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Image courtesy of Funky Buddha Brewery.

As Funky Buddha expands, more people are trying your brews for the first time. What would you give to a first-time Funky Buddha drinker?

It all depends on what kind of beer drinker they are. If they are just getting into craft beer, it’s give them something a little more culinary, something that is a little sweeter. If they are craft beer drinkers already, I’d give them something like our Double IPA or Belgian Tripel.

I love that tripel.

Thank you, that means a lot. It’s harder to brew a beer that people have tried before. No one really knows what their favorite Pina Colada beer is, because there aren’t a lot of Pina Colada beers. But a lot of people have tried a tripel before coming to us.

I have to ask this since I and two of my friends are huge Back to the Future fans. Is Doc Brown Ale a Back to the Future Reference?

(Laughs) Definitely. We have a lot of 80’s movie references. That one was such an easy reference to make since it’s a brown ale. It was originally called Doc Brown’s 1.21 Gigawatt Ale, but that name was way too long.

Really?

Yeah. If you look at the tap handle in our lounge in Boca, it’s painted like a glowing flux capacitor. Our artist did that.

I’ve spoken to other brewers, and they said one of the hardest things they have to do right now is naming new beers.

Yeah. We talked to our marketing team today. One of our beer names is actually taken. There are so many wineries and breweries that any name you think of has been done. It’s become a really hard deal. Last Snow was originally called Snowbird, because of all the snowbirds in the area. We looked it up, and Cigar City already did it.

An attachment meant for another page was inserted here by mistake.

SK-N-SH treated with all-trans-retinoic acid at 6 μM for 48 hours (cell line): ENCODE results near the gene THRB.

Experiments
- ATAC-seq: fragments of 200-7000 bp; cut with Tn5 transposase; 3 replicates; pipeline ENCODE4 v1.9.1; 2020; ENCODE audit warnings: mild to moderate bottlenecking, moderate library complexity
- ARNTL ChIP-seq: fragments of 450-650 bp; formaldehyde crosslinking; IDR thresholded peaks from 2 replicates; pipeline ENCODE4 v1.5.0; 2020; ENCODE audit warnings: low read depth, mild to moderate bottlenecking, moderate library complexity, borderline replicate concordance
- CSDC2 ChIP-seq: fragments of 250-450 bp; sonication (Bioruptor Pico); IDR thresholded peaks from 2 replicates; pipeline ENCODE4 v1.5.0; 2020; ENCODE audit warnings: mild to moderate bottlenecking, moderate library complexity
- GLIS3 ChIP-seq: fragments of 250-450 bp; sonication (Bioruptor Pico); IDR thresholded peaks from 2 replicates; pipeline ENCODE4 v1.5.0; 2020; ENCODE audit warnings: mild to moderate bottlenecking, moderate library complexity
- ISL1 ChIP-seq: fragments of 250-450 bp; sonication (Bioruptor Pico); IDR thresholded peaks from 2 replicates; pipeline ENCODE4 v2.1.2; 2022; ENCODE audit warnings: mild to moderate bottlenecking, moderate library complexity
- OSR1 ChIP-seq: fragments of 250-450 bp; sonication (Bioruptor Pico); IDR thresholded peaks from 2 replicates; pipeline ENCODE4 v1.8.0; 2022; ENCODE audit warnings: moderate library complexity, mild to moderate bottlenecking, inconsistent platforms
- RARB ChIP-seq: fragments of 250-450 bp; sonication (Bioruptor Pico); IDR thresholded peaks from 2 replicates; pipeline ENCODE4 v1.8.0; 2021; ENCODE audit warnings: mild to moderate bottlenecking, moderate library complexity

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Last Snow Porter from Funky Buddha. Image courtesy of Funky Buddha Brewery.

Is it harder to brew a brand new beer, or a standard that’s been brewed many times before?

Definitely the new ones. The standard ones are hard, because there are people that can pick up small differences. The unique beers are harder because you’re putting yourself out there and hoping people like it.

How do you feel about the future of craft beer in Florida?

You look some years ago and, not counting brewpubs, there were no major production breweries in South Florida other than Tequesta Brewing. Everyone here’s drinking domestics because there hasn’t been exposure to breweries. Once people are exposed to craft brews, that’s good for the industry and for everyone.

I spoke with a distributor once that said there are too many breweries in the area now.

Too many breweries? I disagree. Look at Asheville (North Carolina), there are a lot of breweries there, and not a lot of people. There are few breweries in South Florida, but with a ton of population. There’s a lot of room for growth here.

As craft beer booms, many people are interested in getting hired as brewers themselves. What advice would you have for these people?

Advice for new breweries? I would say make sure you have the money. It costs a lot more than what you think. It’s easy to underfund yourself.

As for brewers, do one of two things. First, go and get an education, places like Siebel or UC Davis. With so many places opening up, there are a lot of jobs. If you don’t get an education, go and volunteer at these places. It’s hard to get in when there are so many people wanting a job.

Volunteer?

A lot of breweries are willing to have people come in and cleaned kegs. I know a lot of people that have gotten in that way. As long as the breweries have some sort of waiver, the people are getting free training and the breweries are getting free labor. Sometimes they may get paid.

You have to love it. (Craft brewing) is at least 90% cleaning. People are kinda shocked to hear that.